Your First Looks at Fixing a Plucking Parrot

Photo by Dave Location: Bothell, WA At Zazu's House: Blue and gold macaw 

Unless your plucking parrot has a medical condition, these are the tips we give to those with plucking parrots. I thought it needed its own blog post to get those of you asking for help started with the proper links and beginner help.  

Here are the first things we recommend looking at with your bird, that could be considered quick fixes to your problem of your bird’s plucking. If it’s one of these things, it could be easily reversed. If it’s more medical based, you will need the help of an avian vet. Keep in mind “easily reversed” means it will still be quite the process of the feathers to grow back in (that takes time) but you can make changes to your bird’s habits and environments immediately so the quick part can be YOUR role in changing the situation.  

Photo by Dave Location: Bothell, WA At Zazu's House: African grey & blue and gold macaw

  • Diet and Nutrition.
Is your bird eating a healthy pellet? Colored pellets, or ones with unhealthy ingredients just aren’t as beneficial for birds. For birds with allergies, likely a plucking parrot, you can also use Roudybush’s rice formula. It’s not organic, but it’s for parrots that show allergies to foods in most other pellets, including organic ones. See what your bird reacts more positively to and buy accordingly.  Here are links to those pellets to get you started:  
  1. Feed Your Flock pellets
  2. Harrison’s Organic pellets and formulas
  3. Roudybush rice formula for allergenic parrots

Next, you’ve got your main pellet, now what else are you feeding your bird? For a complete run down on parrot nutrition, click here

Photo by Dave Location: Bothell, WA Zazu's House: Blue and gold macaw, Scarlet macaw, Green wing macaw

  • Cleanliness.

Plucking parrots usually start plucking by beginning to over-preen. Usually from feeling dirty whether you or someone in your house is a smoker, you use lots of scented things like candles and sprays, etc.   You need to be bathing your bird 5-7 times a week in the summer months and 3-5 times a week in the winter months. Or as often as your bird will bathe if it wants to do so more.   There are lots of ways to bathe your bird and entice your bird to bathe. It can be hard if water or spray bottles were ever used as “punishment” to your bird, though. And can be quite the battle but it is doable.  Bathe, bathe, bathe.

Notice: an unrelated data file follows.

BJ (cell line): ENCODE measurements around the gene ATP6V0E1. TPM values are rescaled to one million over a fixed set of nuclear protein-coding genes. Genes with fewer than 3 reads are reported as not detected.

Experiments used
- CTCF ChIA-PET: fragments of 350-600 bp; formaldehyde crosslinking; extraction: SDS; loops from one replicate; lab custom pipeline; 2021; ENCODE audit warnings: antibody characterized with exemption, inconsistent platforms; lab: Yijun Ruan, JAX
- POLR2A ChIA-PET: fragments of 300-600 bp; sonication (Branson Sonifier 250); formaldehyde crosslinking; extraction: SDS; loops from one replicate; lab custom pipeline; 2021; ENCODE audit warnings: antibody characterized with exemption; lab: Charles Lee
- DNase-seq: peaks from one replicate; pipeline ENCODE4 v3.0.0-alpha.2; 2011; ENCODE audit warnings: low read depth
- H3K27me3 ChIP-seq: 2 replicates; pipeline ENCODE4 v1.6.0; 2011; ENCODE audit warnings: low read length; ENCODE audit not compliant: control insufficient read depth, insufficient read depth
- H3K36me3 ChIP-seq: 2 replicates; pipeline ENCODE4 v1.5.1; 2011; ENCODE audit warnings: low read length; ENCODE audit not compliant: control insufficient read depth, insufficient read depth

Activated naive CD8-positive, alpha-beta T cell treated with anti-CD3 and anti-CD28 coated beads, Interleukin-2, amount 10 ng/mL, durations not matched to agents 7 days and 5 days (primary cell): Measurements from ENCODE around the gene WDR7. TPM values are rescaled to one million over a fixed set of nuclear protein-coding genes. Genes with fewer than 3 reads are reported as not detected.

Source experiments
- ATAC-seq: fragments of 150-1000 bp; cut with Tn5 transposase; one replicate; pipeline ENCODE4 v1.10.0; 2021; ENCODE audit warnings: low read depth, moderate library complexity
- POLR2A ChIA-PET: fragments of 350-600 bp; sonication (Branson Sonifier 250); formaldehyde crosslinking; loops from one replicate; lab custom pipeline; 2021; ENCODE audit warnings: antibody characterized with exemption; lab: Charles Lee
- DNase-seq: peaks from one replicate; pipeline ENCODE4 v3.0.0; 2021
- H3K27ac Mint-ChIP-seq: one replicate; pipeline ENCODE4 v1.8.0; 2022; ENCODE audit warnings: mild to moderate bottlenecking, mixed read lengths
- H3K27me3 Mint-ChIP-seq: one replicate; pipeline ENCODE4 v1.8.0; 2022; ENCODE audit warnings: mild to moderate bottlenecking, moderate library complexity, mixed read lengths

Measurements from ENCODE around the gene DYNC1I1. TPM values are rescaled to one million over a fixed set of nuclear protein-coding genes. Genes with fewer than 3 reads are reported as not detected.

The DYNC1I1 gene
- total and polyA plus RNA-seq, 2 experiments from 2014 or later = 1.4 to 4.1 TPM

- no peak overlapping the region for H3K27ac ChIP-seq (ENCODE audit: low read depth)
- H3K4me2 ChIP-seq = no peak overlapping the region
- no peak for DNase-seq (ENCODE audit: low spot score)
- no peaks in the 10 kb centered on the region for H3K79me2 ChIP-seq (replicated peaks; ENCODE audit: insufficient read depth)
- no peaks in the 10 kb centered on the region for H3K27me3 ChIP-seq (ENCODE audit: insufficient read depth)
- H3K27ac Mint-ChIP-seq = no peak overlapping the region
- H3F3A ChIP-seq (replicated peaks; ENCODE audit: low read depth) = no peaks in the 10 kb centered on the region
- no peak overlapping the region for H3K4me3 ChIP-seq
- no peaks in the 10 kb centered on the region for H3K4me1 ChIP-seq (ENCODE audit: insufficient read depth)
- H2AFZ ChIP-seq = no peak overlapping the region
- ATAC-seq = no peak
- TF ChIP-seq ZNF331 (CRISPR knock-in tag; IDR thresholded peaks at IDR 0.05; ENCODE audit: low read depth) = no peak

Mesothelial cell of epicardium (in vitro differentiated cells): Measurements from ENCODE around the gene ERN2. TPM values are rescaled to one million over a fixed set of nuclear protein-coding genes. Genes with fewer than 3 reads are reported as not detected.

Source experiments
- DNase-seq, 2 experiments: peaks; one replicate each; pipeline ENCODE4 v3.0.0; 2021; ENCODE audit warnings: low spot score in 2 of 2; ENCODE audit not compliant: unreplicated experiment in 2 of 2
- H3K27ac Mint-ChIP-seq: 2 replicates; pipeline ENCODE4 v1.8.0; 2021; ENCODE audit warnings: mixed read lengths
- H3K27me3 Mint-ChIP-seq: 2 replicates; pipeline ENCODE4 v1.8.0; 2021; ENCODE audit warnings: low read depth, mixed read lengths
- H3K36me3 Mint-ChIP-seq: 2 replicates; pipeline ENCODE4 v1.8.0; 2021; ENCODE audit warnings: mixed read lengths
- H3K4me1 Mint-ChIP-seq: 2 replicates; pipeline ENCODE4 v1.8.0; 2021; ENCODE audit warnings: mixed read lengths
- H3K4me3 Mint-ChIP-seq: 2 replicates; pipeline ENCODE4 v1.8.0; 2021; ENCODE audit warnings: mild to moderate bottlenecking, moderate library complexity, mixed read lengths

If your bird doesn't like to take baths, train it to like it!

Photo by Dave Location: Bothell, WA Zazu's House: Blue and gold macaws, Scarlet macaws

  • Environment.

Real sunshine is super important for proper looking plumage. An outdoor aviary for your bird is necessary even if where you live you can only keep your bird outside 3 months out of the year. It’s worth it. Your bird needs it, and not just through a window.  

  • A reason.

Birds are more likely not to pluck if they have a reason to keep their feathers - for say, flying somewhere? Keeping your bird fully flighted is better overall for your bird’s health to get the proper exercise to make its body crave the healthier foods in the first place.

Flight training is an option, always, and creates an amazing bond with your bird. If he’s using his wings, he won’t want them not working, he will likely take better care of them.  

Photo by Dave Location: Bothell, WA Zazu's House: Blue and gold macaws, Scarlet macaw

  • Training.

Your bird may be plucking because it has nothing else to do. Foraging toys (check out Captive Foraging the DVD) are a great solution to this, as well as training tricks and other things. There are so many options when it comes to looking at parrot training that you literally can’t run out! From putting natural behaviors on cue for fun, training talking, trick training, flight training, socializing and more. There’s always something to do, and it can be very fun and rewarding for you and your bird.   Need more help with your plucking parrot? Check out these related articles... 

Article by Jamieleigh Womach. She has been working with parrots and toucans since the age of 17. She isn’t homeless but is home less than she prefers to be. She travels the world with her husband, daughter, and a flockful of parrots whom she shares the stage with. 

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